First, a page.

Rock and roll has always been about maintaining a high, ideally in both the music and in the career of a band. After more than 15 years as a band, The Hold Steady have seemingly figured out how to do both. The bar band indie rockers have stepped back from heavy touring in recent years and replaced it with occasional multi-night shows at more intimate clubs in select cities. This approach has allowed them to maintain the high energy of their shows and also their career, not burning out from the grind. It also results in a celebratory atmosphere whenever they do play, as was the case when the band concluded their 3-night run at the Crocodile in Seattle, WA on Saturday, August 17th.
Warming up the crowd was Portland band Eyelids, a low-key supergroup of sorts whose members have put in time with a range of bands that exude indie rock coolness. Playing songs mainly off their latest album Maybe More, the band deliviered a set of shimmering power pop with plenty of guitar flourishes, infectious harmonies, and soaring melodies to keep heads bouncing along. Songs like “Camelot”, “Falling Eyes”, “It’s About to Go Down”, “Psych #1”, and “Slow It Goes” stayed euphoric as they balanced the timeless, pop-laden rock of Big Star with fuzzier, more psychedelic grooves.
Maybe it was the lack of ventilation keeping the club at jungle levels of heat and humidity, or the fact that there was a punk rock and wrestling block party taking place just outside the club. It could have been that the band had released Thrashing Thru The Passion the day before, their first new album since 2014’s Teeth Dreams, and that this Seattle run of shows was the first in a handful of Constructive Summer appearances for the band over the next month. Whatever it was, the environment felt ripe for a Hold Steady show.
Coming out of the gate with a dramatic “Positive Jam”, the band quickly set the mood before jumping into their power rocker “Stuck Between Stations” and getting fists pumping in the air. New song “Epaulets” featured one of Steve Selvidge’s twangiest riffs with plenty of thrashing from the rest of the band, making a nice segue into the outlaw party anthem “Sequestered in Memphis”. The band tamed their sound for “Hurricane J” before leading the crowd in a massive clap-off and “we’re gonna build something this summer” chorus chant in the Springsteen-meets-punk “Constructive Summer”. Steve Selvidge would lay into some seriously spunky guitar playing on “Star 18” to complement Craig Finn’s spoken word magic, showing off the major role he played on the new material. Selvidge and Tad Kubler would go head to head in a shred-off during “Stevie Nix”, and Kubler would add a dreamy wash of guitar with a Prince “Purple Rain” vibe during “Lord, I’m Discouraged”.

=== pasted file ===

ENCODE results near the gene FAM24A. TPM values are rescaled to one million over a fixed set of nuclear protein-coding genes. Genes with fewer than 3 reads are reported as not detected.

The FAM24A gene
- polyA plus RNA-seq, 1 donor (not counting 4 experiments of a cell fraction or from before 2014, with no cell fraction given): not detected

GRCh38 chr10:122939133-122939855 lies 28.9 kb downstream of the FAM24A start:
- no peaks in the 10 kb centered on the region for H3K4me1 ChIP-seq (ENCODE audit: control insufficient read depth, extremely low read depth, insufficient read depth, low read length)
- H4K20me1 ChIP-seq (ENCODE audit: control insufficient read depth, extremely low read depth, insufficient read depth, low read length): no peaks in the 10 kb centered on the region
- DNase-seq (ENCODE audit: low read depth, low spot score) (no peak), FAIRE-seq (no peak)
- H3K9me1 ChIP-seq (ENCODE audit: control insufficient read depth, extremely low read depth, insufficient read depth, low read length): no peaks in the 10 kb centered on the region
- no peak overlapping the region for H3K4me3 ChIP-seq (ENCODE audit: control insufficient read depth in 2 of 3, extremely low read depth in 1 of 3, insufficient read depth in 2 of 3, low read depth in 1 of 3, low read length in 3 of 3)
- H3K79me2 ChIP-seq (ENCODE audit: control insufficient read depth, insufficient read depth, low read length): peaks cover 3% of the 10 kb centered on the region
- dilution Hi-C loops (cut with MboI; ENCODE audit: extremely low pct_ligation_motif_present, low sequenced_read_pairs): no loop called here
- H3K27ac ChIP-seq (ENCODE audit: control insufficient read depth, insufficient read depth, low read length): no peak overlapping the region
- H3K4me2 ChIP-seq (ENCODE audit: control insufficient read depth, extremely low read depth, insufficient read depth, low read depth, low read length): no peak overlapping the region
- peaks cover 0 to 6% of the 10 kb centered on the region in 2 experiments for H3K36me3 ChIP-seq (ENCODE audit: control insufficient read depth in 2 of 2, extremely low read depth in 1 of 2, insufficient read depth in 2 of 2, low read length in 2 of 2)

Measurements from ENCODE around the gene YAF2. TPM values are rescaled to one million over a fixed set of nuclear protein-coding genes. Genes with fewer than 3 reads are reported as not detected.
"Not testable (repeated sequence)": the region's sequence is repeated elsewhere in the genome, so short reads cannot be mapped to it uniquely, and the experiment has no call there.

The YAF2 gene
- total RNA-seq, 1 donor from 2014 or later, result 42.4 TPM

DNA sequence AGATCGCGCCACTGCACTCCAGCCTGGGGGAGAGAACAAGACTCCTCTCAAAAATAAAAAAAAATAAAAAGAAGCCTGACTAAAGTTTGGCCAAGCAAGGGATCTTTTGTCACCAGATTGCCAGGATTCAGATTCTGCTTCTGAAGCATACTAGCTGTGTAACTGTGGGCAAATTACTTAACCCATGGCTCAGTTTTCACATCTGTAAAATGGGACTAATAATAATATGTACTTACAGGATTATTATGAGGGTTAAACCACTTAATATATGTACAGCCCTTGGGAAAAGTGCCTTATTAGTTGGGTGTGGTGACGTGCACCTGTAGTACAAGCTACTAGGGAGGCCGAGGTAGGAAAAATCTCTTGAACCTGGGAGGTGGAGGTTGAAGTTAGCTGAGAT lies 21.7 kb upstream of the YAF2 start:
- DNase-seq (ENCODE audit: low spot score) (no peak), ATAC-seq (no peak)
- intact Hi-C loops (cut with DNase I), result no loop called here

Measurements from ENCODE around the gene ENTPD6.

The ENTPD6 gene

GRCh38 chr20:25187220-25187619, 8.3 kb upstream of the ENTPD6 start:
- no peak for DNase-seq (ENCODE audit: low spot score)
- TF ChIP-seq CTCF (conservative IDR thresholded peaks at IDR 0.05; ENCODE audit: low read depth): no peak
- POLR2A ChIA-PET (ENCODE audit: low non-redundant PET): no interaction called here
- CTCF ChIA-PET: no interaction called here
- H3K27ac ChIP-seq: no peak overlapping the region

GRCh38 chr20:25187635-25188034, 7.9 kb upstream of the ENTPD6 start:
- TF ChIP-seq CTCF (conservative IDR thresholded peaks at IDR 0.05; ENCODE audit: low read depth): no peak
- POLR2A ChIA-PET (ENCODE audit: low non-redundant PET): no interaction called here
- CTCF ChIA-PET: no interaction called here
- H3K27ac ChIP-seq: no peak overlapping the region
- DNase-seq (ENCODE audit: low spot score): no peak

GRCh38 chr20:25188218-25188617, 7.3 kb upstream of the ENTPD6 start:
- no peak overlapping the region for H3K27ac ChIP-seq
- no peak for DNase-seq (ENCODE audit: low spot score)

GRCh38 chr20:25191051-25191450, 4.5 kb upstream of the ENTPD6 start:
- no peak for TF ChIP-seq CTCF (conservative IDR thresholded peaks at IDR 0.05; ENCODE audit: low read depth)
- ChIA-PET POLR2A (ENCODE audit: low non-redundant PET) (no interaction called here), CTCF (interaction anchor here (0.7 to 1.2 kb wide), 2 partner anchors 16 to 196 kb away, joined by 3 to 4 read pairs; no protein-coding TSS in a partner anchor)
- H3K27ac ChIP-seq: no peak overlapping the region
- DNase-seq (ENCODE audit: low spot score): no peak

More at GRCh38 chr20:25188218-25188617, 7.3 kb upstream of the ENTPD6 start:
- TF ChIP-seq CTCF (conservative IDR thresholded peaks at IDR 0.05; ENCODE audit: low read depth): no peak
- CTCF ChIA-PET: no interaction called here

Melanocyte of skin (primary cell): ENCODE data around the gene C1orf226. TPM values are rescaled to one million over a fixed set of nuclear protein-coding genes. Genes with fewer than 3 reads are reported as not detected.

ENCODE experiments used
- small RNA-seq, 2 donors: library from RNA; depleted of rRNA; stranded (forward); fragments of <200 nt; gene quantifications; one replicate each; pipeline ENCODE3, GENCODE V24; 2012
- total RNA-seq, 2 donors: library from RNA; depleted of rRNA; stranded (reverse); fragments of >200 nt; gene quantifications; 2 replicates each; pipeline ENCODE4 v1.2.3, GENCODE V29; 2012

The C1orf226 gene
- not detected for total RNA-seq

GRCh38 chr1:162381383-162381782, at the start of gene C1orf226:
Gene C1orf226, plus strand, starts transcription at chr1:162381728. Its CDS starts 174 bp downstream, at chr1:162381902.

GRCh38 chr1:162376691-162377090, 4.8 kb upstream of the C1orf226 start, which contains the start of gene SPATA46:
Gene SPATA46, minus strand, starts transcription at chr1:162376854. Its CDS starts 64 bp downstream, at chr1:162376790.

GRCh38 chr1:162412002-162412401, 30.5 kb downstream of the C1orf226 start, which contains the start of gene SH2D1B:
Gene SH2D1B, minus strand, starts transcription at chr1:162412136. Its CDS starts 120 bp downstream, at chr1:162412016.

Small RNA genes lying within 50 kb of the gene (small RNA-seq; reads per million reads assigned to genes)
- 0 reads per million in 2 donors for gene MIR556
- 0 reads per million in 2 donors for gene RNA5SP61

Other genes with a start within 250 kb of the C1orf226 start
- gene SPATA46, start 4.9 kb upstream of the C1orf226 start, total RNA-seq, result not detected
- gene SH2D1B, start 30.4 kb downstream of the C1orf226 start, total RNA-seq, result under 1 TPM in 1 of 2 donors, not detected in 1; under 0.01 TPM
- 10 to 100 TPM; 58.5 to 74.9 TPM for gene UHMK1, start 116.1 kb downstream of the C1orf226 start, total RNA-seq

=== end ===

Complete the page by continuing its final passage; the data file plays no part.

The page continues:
Another new song, “Confusion in the Marketplace”, featured group harmonies and a triumphant punk rock lead guitar line, further solidifying the strength of the band’s new album in the context of their whole body of work. Longtime favorites like “Hornets! Hornets!”, “Chips Ahoy”, “Your Little Hoodrat Friends”, and the grungy “Slapped Actress” would all keep energy levels high in the balmy club, rounding out a set that was properly career-spanning and giving the fans plenty of jubilant rock and roll moments. Certain band members like keyboardist Franz Nicolay often felt too low in the mix, and some songs felt a bit slower than they have historically been played, but beyond that the band sounded sharper than ever.
Sweaty and exuberant, the crowd joined in with the band as they rounded the finish line of a two-hour set with a quadruple whammy of rock and roll goodness with “Blackout Sam”, “Stay Positive”, “Chicago Seemed Tired Last Night”, and the anthemic “Stay Positive”. The latter, with its resilient and spirited chorus best enjoyed while shouting along, was maybe the perfect song to end the show on a high and keep the fans wanting more from one of rock music’s best acts.
Thanks for the well written review !
The Hold Steady are a great example of what’s right about music today….